Maize diversity for fall armyworm resistance in a warming world.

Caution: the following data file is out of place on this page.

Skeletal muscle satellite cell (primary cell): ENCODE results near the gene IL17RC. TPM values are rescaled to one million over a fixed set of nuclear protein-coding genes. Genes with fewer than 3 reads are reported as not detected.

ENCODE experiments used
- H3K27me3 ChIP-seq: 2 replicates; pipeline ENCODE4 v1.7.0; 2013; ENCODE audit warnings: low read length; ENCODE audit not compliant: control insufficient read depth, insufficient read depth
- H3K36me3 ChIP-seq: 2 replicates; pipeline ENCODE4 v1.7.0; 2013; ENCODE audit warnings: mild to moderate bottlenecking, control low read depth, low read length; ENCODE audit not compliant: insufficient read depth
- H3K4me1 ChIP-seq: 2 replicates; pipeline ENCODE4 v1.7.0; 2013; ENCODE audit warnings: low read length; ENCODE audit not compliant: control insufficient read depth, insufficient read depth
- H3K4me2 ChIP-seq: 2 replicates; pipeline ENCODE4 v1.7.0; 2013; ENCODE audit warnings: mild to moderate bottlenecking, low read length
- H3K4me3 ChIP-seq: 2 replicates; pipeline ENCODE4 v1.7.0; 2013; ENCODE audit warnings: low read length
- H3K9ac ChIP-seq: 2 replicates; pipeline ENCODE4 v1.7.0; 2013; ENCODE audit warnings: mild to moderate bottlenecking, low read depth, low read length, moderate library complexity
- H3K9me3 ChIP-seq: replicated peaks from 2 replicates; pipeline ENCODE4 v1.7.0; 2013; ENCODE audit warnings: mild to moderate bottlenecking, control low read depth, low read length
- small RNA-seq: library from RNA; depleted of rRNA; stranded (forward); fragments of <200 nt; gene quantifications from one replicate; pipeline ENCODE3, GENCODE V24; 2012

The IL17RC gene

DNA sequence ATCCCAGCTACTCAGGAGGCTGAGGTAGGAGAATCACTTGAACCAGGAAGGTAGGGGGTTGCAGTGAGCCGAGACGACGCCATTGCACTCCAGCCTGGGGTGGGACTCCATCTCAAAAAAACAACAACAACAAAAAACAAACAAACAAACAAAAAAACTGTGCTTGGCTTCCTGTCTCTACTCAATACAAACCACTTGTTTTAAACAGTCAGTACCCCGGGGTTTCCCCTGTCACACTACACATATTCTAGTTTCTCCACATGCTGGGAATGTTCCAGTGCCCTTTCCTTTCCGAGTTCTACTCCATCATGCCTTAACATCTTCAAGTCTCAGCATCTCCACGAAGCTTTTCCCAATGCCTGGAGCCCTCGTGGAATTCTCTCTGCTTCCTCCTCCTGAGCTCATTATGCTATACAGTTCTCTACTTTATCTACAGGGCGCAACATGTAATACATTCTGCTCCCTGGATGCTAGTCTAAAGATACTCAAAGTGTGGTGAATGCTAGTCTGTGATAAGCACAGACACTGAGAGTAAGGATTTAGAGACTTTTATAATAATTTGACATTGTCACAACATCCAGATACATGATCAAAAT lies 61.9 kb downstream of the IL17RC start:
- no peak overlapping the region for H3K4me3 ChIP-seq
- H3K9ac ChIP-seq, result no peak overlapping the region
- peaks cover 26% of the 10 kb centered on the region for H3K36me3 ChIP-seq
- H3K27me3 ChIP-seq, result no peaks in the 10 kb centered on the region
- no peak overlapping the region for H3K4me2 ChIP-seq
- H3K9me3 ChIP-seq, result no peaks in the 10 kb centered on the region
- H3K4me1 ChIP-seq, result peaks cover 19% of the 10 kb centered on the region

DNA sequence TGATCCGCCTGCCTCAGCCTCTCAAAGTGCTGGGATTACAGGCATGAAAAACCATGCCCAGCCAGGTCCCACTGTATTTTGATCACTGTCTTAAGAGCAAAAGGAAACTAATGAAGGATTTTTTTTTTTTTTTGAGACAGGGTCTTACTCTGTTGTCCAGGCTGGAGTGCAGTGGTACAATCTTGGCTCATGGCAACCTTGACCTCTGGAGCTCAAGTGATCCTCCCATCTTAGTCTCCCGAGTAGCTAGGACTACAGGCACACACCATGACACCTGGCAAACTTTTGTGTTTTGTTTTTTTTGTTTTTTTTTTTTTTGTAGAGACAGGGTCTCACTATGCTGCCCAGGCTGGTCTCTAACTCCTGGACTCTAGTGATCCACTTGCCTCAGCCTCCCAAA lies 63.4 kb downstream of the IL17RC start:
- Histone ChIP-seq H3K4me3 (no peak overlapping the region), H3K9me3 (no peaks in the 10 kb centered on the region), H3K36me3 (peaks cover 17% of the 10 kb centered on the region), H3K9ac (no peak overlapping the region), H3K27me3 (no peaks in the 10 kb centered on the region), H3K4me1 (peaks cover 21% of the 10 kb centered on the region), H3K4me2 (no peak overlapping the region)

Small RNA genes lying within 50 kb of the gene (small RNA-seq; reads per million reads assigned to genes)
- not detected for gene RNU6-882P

Currently, maize (Zea mays L.) production is under threat from climate change, drought, and pests such as fall armyworm (FAW) [Spodoptera frugiperda (J.E. Smith) (Lepidoptera: Noctuidae)]. Since its first detection outside of its native range in 2016, FAW has spread into 76 nations across Africa and Asia adversely affecting maize production and, in turn, the livelihoods of millions of smallholder farmers. Thus, there is a strong need for the development of cost-effective and biologically based integrated pest management (IPM) practices including host-plant resistance (HPR). However, most of the commercial maize cultivars have lost some defensive traits through selective breeding for yield during domestication. The majority of the commercially cultivated hybrids and cultivars in Asia and Africa are highly susceptible to FAW. Therefore, this review summarizes information about various maize landraces, native germplasm, and crop wild relatives (CWRs) possessing FAW resistance traits and about their potential resistance mechanisms, namely antibiosis, antixenosis, and tolerance. There is clear evidence of FAW resistance acting through diverse mechanisms in several maize landraces, germplasm lines, native populations, and CWRs such as Antigua race, FAW Tuxpeno, Zapalote Chico 2451F, Doce Flor da Serra, FAWCC (C5), CMS 14C, PopG (C2), MpSWCB-4, Mp708, Mp 704, CML 67, and FAW 7050, as well as a few species of teosinte and Tripsacum L. Further, a scheme that outlines strategies and approaches for prebreeding and their introgression into elite cultivars for developing FAW-resistant maize is proposed as a possible way forward.